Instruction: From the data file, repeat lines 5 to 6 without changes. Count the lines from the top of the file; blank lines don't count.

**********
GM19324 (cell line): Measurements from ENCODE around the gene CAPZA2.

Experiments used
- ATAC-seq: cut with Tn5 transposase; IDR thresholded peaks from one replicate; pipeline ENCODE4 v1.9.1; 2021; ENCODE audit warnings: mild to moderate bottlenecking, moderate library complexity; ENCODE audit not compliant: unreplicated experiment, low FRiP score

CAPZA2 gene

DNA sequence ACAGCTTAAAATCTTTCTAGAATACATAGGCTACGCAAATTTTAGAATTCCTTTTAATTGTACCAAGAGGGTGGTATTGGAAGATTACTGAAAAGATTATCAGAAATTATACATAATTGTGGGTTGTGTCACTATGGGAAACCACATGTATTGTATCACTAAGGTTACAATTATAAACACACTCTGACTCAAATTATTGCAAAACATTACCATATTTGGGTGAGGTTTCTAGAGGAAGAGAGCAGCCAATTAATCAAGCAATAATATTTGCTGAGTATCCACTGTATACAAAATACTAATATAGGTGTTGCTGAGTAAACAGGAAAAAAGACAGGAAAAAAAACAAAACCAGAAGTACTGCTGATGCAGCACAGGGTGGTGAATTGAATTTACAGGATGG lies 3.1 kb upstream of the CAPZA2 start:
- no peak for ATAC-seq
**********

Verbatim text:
DNA sequence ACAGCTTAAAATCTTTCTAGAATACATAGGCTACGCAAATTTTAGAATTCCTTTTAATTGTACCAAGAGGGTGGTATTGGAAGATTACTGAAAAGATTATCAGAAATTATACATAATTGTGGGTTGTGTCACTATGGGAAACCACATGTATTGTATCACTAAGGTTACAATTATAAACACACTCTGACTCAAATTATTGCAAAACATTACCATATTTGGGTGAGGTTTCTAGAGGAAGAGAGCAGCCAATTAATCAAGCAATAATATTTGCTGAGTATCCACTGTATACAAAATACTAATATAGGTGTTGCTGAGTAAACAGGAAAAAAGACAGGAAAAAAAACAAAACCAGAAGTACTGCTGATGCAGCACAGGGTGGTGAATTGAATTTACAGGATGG lies 3.1 kb upstream of the CAPZA2 start:
- no peak for ATAC-seq